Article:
Social Support and Substance Use as Moderators of the Relationship Between Depressive Symptoms and Suicidal Ideation in Adolescents

Andrés Rubio, Juan Carlos Oyanedel, Fernanda Cancino, Luna Benavente, Cristián Céspedes, Camila Zisis, Dario Páez

Resultado de la investigación: Contribución a una revistaArtículorevisión exhaustiva

Resumen

Literature reports that depressive symptoms may precede suicidal ideation. Several studies have identified social support and substance use as moderators of this relationship. However, no study has evaluated these variables together by testing how substance use can affect the moderating effect of social support in this relationship. The purpose of this article is to individually evaluate dimensions of social support (friends, family, significant others, and school) and substance use (alcohol, marijuana, and other illicit drugs), as moderators of the relationship between depressive symptoms and suicidal ideation, as well as analyze the moderating role of substance use in the moderation exerted by social support in this relationship. This study, quantitative and cross-sectional, considered 775 adolescents [Average age = 15.48 (SD = 0.96), 45.9% women], from 20 randomly selected schools in Santiago de Chile. Simple moderation models were used to analyze possible moderators separately, and double moderation models were used to analyze the moderating role of substance use in the moderating effect of social support. The results show that the four dimensions of social support moderate the relationship between depressive symptomatology and suicidal ideation, showing the strongest interaction in the case of family support, followed by support of a significant person, support at school, and support of friends, in that order. On the other hand, alcohol was the only drug that moderated the relationship in question. In addition, the results show that the use of alcohol limits the moderating effect of social support in the fields of family, significant person, and school support, but not in the case of support of friends. The use of marijuana and other illicit drugs did not affect the moderating effects of social support for any of the areas evaluated. The results are discussed according to the different roles that alcohol use can play in adolescence, and how these, together with perceived social support, are related to the emergence of suicidal ideation from depressive symptoms.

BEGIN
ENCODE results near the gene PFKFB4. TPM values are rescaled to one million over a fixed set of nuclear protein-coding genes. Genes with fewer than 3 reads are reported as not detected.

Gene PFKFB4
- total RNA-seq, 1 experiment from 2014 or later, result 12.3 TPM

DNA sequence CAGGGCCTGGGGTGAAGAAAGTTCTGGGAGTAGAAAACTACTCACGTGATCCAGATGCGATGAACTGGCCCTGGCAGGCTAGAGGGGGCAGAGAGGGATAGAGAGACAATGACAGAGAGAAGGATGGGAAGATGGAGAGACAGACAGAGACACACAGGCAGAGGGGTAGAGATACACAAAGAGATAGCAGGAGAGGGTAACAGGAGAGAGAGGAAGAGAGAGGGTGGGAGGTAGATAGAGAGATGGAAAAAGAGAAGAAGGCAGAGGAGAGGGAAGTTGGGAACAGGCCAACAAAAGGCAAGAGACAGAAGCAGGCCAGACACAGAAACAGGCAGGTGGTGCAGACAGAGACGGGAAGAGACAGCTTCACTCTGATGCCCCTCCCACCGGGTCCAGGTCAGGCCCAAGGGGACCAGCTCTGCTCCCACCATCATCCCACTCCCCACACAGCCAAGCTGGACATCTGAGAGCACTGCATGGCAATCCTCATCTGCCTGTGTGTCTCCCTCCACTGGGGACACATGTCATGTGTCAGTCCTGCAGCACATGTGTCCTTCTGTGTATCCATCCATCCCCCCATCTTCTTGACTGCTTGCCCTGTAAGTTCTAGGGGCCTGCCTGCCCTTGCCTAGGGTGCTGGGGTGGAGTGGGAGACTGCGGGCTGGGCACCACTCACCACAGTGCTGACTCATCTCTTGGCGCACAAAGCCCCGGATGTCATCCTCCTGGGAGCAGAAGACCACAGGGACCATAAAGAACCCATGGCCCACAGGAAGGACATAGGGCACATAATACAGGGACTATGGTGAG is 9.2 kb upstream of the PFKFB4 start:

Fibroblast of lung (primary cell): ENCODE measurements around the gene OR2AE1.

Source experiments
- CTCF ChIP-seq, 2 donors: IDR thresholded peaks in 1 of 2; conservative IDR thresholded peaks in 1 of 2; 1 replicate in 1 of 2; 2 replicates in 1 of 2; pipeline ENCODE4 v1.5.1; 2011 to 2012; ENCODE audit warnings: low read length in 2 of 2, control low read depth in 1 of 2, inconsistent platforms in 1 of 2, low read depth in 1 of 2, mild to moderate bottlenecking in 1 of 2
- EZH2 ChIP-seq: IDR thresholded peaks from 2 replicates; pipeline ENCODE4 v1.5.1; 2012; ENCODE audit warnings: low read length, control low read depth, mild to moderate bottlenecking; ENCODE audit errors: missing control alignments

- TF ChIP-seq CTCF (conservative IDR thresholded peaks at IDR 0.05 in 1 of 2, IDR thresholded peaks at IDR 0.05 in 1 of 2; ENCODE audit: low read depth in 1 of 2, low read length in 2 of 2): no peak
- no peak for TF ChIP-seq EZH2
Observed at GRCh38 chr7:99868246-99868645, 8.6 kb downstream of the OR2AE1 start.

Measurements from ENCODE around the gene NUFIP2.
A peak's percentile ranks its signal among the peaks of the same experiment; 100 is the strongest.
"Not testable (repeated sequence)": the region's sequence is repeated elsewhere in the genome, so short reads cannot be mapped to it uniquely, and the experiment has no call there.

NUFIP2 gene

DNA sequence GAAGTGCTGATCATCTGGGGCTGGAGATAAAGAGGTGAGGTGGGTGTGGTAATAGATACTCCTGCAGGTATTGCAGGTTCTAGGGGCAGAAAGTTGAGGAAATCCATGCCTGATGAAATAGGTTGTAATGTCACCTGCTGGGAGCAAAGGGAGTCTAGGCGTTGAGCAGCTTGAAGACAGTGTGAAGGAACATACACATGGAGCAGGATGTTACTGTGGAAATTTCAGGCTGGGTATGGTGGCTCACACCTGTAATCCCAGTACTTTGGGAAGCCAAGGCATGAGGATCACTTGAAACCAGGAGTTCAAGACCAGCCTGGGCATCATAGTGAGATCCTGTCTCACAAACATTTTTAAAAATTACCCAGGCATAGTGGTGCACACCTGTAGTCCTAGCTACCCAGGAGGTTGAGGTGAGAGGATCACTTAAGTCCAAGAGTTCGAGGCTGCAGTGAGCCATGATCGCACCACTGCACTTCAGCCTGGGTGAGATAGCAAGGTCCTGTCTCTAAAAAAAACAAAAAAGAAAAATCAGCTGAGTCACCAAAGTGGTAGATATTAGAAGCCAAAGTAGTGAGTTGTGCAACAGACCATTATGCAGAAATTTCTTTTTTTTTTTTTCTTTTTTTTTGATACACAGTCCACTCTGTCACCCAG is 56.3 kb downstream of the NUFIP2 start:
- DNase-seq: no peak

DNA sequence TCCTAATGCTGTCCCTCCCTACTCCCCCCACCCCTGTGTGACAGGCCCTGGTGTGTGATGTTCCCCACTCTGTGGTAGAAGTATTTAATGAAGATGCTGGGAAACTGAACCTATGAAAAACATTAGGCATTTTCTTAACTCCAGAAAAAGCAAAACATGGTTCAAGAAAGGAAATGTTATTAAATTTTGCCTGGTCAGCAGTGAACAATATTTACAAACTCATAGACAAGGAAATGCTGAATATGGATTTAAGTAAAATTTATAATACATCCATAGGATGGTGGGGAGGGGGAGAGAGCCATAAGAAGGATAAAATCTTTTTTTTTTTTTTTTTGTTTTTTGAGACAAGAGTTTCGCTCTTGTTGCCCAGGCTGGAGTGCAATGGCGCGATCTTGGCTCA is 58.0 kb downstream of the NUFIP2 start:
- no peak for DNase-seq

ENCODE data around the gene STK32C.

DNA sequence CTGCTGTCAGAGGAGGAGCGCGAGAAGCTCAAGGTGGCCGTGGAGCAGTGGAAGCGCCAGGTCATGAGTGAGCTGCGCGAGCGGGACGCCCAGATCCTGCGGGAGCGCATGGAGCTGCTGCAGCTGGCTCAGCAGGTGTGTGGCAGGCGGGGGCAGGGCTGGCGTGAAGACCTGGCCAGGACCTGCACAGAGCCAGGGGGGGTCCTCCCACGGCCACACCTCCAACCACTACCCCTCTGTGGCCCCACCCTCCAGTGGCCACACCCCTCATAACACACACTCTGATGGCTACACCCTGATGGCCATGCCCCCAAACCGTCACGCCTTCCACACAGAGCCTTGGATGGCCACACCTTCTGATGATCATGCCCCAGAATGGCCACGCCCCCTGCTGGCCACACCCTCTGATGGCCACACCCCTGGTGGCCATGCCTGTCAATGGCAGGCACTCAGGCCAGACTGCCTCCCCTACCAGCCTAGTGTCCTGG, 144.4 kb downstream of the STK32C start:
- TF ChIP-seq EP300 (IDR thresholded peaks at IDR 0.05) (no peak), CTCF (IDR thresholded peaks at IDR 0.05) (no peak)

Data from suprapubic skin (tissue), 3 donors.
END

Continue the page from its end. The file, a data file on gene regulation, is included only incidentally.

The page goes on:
Idioma originalInglés
Número de artículo539165
PublicaciónFrontiers in Psychology
Volumen11
DOI
EstadoPublicada - 29 sep 2020

Áreas temáticas de ASJC Scopus

  • Psicología (todo)

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